Poems of Nature/The Fisher's Boy

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For other versions of this work, see The Fisher's Boy.

THE FISHER'S BOY[1]

My life is like a stroll upon the beach,
As near the ocean's edge as I can go;
My tardy steps its waves sometimes o'erreach,
Sometimes I stay to let them overflow.


My sole employment 'tis, and scrupulous care,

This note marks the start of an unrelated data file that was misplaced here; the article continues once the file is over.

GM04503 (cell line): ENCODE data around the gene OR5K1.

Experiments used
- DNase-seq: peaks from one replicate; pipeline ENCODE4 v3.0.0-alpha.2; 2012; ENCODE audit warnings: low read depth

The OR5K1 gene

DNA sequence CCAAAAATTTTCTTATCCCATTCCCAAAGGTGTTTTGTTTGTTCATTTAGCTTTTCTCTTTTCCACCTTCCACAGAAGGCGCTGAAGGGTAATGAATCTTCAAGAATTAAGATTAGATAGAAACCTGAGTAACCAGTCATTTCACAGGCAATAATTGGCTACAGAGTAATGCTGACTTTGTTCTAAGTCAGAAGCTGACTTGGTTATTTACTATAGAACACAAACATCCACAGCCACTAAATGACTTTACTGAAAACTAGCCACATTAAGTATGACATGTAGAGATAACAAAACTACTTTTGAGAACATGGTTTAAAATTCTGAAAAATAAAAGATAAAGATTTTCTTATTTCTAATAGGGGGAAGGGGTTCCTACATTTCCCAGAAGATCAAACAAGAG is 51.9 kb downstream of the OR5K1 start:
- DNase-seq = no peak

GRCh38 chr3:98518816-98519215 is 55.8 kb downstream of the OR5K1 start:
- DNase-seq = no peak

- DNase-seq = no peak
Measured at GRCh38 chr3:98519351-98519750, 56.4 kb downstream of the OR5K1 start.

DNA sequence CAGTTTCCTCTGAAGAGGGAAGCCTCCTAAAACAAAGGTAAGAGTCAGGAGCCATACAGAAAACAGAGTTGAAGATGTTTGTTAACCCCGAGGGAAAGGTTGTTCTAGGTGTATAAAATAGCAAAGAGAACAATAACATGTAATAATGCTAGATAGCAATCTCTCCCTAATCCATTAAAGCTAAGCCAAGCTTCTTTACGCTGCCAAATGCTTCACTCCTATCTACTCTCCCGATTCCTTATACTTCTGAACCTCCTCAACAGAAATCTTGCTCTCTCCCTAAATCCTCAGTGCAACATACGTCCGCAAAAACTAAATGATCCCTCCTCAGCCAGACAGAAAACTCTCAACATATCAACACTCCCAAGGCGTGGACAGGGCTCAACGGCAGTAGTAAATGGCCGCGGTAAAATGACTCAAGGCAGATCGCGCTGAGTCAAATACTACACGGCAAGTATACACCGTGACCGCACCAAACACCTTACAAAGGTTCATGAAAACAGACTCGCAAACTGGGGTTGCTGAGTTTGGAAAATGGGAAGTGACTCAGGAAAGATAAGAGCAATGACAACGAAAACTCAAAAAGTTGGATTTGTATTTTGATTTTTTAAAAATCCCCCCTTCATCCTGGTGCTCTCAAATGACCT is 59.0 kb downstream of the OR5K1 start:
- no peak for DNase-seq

To place my gains beyond the reach of tides,
Each smoother pebble, and each shell more rare,
Which Ocean kindly to my hand confides.


I have but few companions on the shore:
They scorn the strand who sail upon the sea;
Yet oft I think the ocean they've sailed o'er
Is deeper known upon the strand to me.


The middle sea contains no crimson dulse,
Its deeper waves cast up no pearls to view;
Along the shore my hand is on its pulse,
And I converse with many a shipwrecked crew.

  1. The above title, prefixed to these stanzas in Emerson's selection, is scarcely suited to so personal and characteristic a poem.